The Salt Marsh

"Jesus, hide me in a sacred place."- Gullah prayer

Salt Marsh, a poem – James Dickey

Once you have let the first blade
Spring back behind you
To the way it has always been,
You no longer know where you are.
All you can see are the tall
Stalks of sawgrass, not sawing,
But each of them holding its tip

Begins to grow from your forehead.
Wherever you come to is
The same as before,
With the same blades of oversized grass,
And wherever you stop, the one
Blade just in front of you leans,
That one only, and touches you
At the place where your hair begins

To grow; at that predestined touch
Your spine tingles crystally, like salt,
And the image of the crane occurs,
Each flap of its wings creating
Its feathers anew, this time whiter,
As the sun destroys all points
Of the compass, refusing to move
From its chosen noon.

Where is the place you have come from
With your buried steps full of new roots?
You cannot leap up to look out,
Yet you do not sink,
But seem to grow, and the sound,
The oldest of sounds, is your breath
Sighing like acres.
If you stand as you are for long,

Green panic may finally give
Way to another sensation,
For when the embodying wind
Rises, the grasses begin to weave
A little, then all together,
Not bending enough for you
To see your way clear of the swaying,
But moving just the same,

And nothing prevents your bending
with them, helping their wave
Upon wave upon wave upon wave
By not opposing,
By willing your supple inclusion
Among fields without promise of harvest,
In their marvelous, spiritual walking
Everywhere, anywhere.

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I was called to be an artist. And as an old old midwife said to me "If the Lord wants you to do something, you won't have no good luck' til you do." So, here I am, sharing what I love, longing to illuminate the work of art, which is everywhere.

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2 comments on “The Salt Marsh
  1. Oh, I love poetry. I like the part about the “image of the crane occurs.” It does. :)

  2. Jim Brailsford says:

    The last time I saw James Dickey was in Charleston. He was signing books at a wonderful bookstore that it, of course, no longer there. He is one of my favorite modern poets, and not just because of his strong South Carolina connections. “Salt Marsh” is a fine poem. It certainly evokes the essence of the lowcountry marsh, especially with the help of your photograph. Had see seen spartina instead of sawgrass and an egret or heron instead of a crane, one might almost think he had been here when he wrote it.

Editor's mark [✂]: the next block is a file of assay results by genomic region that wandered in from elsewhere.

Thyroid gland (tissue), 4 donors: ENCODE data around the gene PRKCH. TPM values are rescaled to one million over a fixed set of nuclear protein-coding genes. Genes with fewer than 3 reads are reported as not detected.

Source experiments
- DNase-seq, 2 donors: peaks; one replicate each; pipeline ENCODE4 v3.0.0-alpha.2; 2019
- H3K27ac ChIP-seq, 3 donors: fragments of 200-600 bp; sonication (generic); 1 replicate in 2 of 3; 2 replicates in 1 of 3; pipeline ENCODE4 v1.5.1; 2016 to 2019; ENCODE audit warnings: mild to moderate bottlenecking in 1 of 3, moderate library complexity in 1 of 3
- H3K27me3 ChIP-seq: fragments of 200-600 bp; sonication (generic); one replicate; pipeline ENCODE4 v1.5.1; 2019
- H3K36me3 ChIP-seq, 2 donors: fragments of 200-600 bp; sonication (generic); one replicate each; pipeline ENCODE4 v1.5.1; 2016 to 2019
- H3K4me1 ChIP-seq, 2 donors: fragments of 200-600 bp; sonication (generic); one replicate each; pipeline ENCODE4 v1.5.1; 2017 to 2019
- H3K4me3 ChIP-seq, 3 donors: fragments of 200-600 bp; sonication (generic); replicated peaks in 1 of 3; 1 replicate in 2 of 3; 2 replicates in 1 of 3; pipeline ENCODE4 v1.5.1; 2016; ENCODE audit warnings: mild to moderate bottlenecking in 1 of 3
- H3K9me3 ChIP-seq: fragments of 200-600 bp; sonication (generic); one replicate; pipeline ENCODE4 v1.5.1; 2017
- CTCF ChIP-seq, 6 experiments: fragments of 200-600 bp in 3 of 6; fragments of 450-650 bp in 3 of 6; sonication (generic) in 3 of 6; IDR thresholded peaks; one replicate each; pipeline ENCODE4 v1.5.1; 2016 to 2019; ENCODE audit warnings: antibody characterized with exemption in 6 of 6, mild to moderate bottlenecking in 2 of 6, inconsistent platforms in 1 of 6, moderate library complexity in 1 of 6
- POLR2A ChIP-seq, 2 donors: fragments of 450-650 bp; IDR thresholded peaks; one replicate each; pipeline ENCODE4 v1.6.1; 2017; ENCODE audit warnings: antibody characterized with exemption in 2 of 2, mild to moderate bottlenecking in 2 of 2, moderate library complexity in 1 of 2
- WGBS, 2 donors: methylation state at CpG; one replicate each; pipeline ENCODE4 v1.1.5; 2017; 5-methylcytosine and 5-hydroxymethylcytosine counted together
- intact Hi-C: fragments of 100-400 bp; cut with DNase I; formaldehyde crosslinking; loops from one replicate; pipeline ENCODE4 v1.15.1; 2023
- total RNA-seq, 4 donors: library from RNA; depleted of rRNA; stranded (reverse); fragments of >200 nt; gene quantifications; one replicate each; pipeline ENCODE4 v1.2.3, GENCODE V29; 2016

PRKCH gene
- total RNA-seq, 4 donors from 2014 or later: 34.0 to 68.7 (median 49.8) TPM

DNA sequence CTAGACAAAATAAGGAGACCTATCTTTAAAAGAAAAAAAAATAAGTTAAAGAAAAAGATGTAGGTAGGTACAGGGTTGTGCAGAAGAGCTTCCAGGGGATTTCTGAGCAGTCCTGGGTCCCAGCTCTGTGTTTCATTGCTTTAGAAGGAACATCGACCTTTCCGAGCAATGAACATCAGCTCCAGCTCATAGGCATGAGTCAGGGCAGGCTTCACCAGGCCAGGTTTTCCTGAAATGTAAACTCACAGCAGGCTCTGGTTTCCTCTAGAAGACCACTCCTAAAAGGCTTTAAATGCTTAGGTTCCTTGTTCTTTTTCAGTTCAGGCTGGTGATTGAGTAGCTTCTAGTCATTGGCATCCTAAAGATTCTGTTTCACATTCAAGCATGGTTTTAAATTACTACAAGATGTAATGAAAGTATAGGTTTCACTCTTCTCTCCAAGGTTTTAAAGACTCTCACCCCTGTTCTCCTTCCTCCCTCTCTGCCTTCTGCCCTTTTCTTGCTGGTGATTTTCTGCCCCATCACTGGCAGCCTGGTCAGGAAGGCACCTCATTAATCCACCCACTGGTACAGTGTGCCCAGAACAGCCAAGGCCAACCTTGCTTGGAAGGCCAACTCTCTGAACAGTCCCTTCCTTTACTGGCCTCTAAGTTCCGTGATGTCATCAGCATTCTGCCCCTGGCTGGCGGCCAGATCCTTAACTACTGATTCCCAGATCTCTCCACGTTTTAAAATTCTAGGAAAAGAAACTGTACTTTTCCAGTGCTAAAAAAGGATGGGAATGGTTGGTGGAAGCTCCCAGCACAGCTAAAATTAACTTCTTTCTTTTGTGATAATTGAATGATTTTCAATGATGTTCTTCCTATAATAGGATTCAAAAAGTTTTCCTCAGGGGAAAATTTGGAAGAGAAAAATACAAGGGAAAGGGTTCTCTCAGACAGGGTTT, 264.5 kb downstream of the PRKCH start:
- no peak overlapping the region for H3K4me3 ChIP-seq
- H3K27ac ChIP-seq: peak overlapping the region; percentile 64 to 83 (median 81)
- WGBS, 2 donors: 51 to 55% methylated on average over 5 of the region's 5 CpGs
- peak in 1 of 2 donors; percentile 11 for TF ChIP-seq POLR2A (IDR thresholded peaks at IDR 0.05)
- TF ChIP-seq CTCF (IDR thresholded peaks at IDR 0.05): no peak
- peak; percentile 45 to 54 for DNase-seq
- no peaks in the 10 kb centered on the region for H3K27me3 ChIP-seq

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What’s this?

Welcome to my blog about the Lowcountry of South Carolina, a place proud with beauty, history and art. Sometimes we feel a call, to be, to go, to do. I was called to be an artist, and as an old midwife from Alabama said, “If the good Lord wants you to do something, you won’t have no good luck until you do it.”

So here I am writing about what I know, about the 'under glimmer' as the poet Basho, says, the way I have learned to see, to notice. I am inspired by, and talking about the history and art and culture of this place that has called me to herself. By the ancestors.

My background includes a degree in fine arts from a small private college in Florida, and before that, four years of all girls' boarding school in Asheville. I worked as a professional photographer, helped my children grow up, and now and I love seasoned things, good food, better conversation, beauty, my beloved and beautiful Italian Greyhound, Beau. Moved by the sacred places and stories of this beautiful historic land called the Lowcountry, I am here in spirit and I hope to infect you with my love of this place.

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